Tag Archives: toxic pastor

Survivors of Spiritual Abuse: Five Ways to Offer Your Support

I’m working on a new book called, Broken Trustreclaiming God’s survivors of spiritual abusegrace from toxic faith, toxic church and spiritual abuse. I want to help the many hurting people I’ve met find a way to healing and wholeness. In this post, I’d like to speak to pastors and other believers who meet survivors of spiritual abuse.

In my book, I describe survivors of spiritual abuse as the person that Jesus spoke about who  was wounded and found by the side of the road. The religious people were not willing or able to help him. Thankfully the “Good Samaritan” stopped and did what was necessary for healing.

It’s very easy to dismiss the concerns of survivors of spiritual abuse as overreacting. It’s tempting to minimize their hurt and expect them to “get over it.” But what many people don’t understand is that survivors of spiritual abuse often suffer from PTSD (Post traumatic stress disorder). Minimizing their abuse and expecting a quick recovery only adds to their pain and may send them away, feeling like no one can understand them, or they are too broken to heal.

Helping Survivors of Spiritual Abuse

Here are five ideas to keep in mind when befriending or pastoring survivors of spiritual abuse:

1. Listen to their story. Survivors of spiritual abuse need to tell their story. It helps them to process their experience. They gain awareness of what happened to them even as they speak. Talking helps them to sort out what happened.

Don’t feel the need to jump in and correct them or offer solutions. That’s what they have experienced in abuse: people telling them how to think and feel. What they need is a safe context to speak without being corrected or judged for their thoughts or emotions.

2. Validate their experience. As people tell their story, they are afraid of being judged. They are afraid of being rejected because they are either too far off base or too broken. Let them know that you appreciate them telling their story and you believe their experience. Even if you don’t think their experience would have wounded you so deeply, be careful not to minimize or dismiss how it affected them. It’s their story to tell.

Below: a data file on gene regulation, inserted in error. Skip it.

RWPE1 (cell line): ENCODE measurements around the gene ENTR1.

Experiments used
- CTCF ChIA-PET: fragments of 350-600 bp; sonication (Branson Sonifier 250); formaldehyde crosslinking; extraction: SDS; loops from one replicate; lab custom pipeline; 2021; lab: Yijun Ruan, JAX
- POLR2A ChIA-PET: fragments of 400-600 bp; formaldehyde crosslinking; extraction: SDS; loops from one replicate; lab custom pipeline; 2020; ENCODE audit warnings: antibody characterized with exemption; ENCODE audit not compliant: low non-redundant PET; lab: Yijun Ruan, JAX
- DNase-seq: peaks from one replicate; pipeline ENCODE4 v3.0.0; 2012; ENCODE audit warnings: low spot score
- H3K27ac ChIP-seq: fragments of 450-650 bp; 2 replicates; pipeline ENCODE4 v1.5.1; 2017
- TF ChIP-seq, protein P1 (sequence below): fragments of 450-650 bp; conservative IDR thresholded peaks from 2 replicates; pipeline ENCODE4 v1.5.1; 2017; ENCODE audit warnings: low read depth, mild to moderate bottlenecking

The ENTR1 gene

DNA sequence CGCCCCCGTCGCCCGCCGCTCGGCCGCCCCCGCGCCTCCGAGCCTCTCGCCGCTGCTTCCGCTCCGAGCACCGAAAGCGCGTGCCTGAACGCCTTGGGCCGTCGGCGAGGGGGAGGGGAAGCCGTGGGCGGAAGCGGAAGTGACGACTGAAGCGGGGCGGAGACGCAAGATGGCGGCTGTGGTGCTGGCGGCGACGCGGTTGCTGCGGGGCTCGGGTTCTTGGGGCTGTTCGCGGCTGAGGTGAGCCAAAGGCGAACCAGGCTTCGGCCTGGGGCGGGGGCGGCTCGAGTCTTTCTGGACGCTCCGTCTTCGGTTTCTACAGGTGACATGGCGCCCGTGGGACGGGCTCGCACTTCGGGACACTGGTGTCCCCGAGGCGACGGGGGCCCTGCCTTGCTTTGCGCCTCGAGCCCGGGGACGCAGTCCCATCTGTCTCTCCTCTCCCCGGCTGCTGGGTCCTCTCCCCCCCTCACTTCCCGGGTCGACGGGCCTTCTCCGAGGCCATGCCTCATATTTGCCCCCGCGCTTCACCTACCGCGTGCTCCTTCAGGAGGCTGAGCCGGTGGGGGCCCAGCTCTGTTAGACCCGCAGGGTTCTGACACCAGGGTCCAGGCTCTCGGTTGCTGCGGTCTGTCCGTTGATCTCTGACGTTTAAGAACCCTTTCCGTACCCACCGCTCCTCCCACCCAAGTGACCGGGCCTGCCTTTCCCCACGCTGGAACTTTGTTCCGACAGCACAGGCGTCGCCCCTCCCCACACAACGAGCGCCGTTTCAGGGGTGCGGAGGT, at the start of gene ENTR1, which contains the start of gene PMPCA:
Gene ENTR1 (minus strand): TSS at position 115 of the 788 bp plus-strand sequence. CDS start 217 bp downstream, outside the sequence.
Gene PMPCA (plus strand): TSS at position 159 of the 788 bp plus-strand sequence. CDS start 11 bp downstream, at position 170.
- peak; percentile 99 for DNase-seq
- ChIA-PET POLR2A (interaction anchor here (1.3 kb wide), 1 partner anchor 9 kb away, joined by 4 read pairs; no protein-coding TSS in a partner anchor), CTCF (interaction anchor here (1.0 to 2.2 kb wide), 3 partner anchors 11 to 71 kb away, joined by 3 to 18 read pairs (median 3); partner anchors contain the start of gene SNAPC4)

3. Don’t offer quick fixes. Christians are great at offering simplistic solutions to complex problems. I noticed the contrast in approaches when I joined a Celebrate Recovery ministry. The small groups gave each person a chance to respond to the evening’s teaching. But other members were not allowed to offer comment. We just thanked the person for what they shared and went on to the next person. This was so foreign to me (and refreshing).

My experience in church small group studies is that someone would share a concern, and everyone else in the group felt it was their responsibility to offer their 25 cent diagnosis of the problem along with as many Bible verses as they could remember. Point: don’t do that! Just listen and draw them out. Invite them to say more and give more examples. It will help them to heal.

4. Give them space and time to heal. People are often exposed to abuse for years. It will take years for them to regain their equilibrium. Don’t rush them. If they have recently joined your church, don’t push them to become a member or volunteer. You can offer the opportunity, but don’t imply that either are necessary to be fully accepted.

You have to realize that just returning to church is a big step for survivors of spiritual abuse. It might be months or years before they can do any more than that.

5. Appreciate their hyper-sensitivity. Survivors of spiritual abuse are prone to high anxiety and panic attacks due to their past experiences. Little reminders will trigger strong reactions. Many people have spoken to me about their fear of running into someone from their old church at the local store. Don’t brush this off as silly, insignificant, or “nothing to worry about.” Some people organize their day around avoiding people.